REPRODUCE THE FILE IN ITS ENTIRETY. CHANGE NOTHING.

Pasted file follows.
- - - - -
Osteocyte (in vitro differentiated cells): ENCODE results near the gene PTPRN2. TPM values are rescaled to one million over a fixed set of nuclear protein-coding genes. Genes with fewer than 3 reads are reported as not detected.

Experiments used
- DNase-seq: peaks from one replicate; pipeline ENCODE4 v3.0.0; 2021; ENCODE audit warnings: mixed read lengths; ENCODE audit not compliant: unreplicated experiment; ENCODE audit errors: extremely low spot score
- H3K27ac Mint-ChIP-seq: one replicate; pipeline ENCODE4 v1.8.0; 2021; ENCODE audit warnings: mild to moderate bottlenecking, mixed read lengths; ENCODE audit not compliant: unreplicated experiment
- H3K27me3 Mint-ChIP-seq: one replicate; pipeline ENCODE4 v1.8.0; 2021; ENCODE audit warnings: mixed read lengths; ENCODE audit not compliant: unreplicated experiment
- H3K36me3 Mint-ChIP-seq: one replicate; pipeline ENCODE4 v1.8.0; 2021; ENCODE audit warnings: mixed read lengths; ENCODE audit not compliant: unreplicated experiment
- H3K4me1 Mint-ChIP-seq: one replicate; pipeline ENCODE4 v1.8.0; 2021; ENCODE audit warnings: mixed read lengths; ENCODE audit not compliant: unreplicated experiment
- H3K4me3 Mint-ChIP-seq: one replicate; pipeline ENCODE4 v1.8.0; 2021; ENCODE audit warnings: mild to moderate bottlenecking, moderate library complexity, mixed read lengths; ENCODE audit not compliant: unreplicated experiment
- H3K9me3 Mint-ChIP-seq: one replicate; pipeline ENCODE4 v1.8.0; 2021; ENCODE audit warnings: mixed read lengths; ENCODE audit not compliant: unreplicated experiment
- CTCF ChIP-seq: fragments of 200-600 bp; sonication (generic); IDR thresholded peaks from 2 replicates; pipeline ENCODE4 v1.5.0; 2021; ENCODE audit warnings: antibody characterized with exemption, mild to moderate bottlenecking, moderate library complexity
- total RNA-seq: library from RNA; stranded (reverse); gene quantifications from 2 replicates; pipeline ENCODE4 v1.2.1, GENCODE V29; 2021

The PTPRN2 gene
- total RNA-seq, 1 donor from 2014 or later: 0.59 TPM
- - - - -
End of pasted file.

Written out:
Osteocyte (in vitro differentiated cells): ENCODE results near the gene PTPRN2. TPM values are rescaled to one million over a fixed set of nuclear protein-coding genes. Genes with fewer than 3 reads are reported as not detected.

Experiments used
- DNase-seq: peaks from one replicate; pipeline ENCODE4 v3.0.0; 2021; ENCODE audit warnings: mixed read lengths; ENCODE audit not compliant: unreplicated experiment; ENCODE audit errors: extremely low spot score
- H3K27ac Mint-ChIP-seq: one replicate; pipeline ENCODE4 v1.8.0; 2021; ENCODE audit warnings: mild to moderate bottlenecking, mixed read lengths; ENCODE audit not compliant: unreplicated experiment
- H3K27me3 Mint-ChIP-seq: one replicate; pipeline ENCODE4 v1.8.0; 2021; ENCODE audit warnings: mixed read lengths; ENCODE audit not compliant: unreplicated experiment
- H3K36me3 Mint-ChIP-seq: one replicate; pipeline ENCODE4 v1.8.0; 2021; ENCODE audit warnings: mixed read lengths; ENCODE audit not compliant: unreplicated experiment
- H3K4me1 Mint-ChIP-seq: one replicate; pipeline ENCODE4 v1.8.0; 2021; ENCODE audit warnings: mixed read lengths; ENCODE audit not compliant: unreplicated experiment
- H3K4me3 Mint-ChIP-seq: one replicate; pipeline ENCODE4 v1.8.0; 2021; ENCODE audit warnings: mild to moderate bottlenecking, moderate library complexity, mixed read lengths; ENCODE audit not compliant: unreplicated experiment
- H3K9me3 Mint-ChIP-seq: one replicate; pipeline ENCODE4 v1.8.0; 2021; ENCODE audit warnings: mixed read lengths; ENCODE audit not compliant: unreplicated experiment
- CTCF ChIP-seq: fragments of 200-600 bp; sonication (generic); IDR thresholded peaks from 2 replicates; pipeline ENCODE4 v1.5.0; 2021; ENCODE audit warnings: antibody characterized with exemption, mild to moderate bottlenecking, moderate library complexity
- total RNA-seq: library from RNA; stranded (reverse); gene quantifications from 2 replicates; pipeline ENCODE4 v1.2.1, GENCODE V29; 2021

The PTPRN2 gene
- total RNA-seq, 1 donor from 2014 or later: 0.59 TPM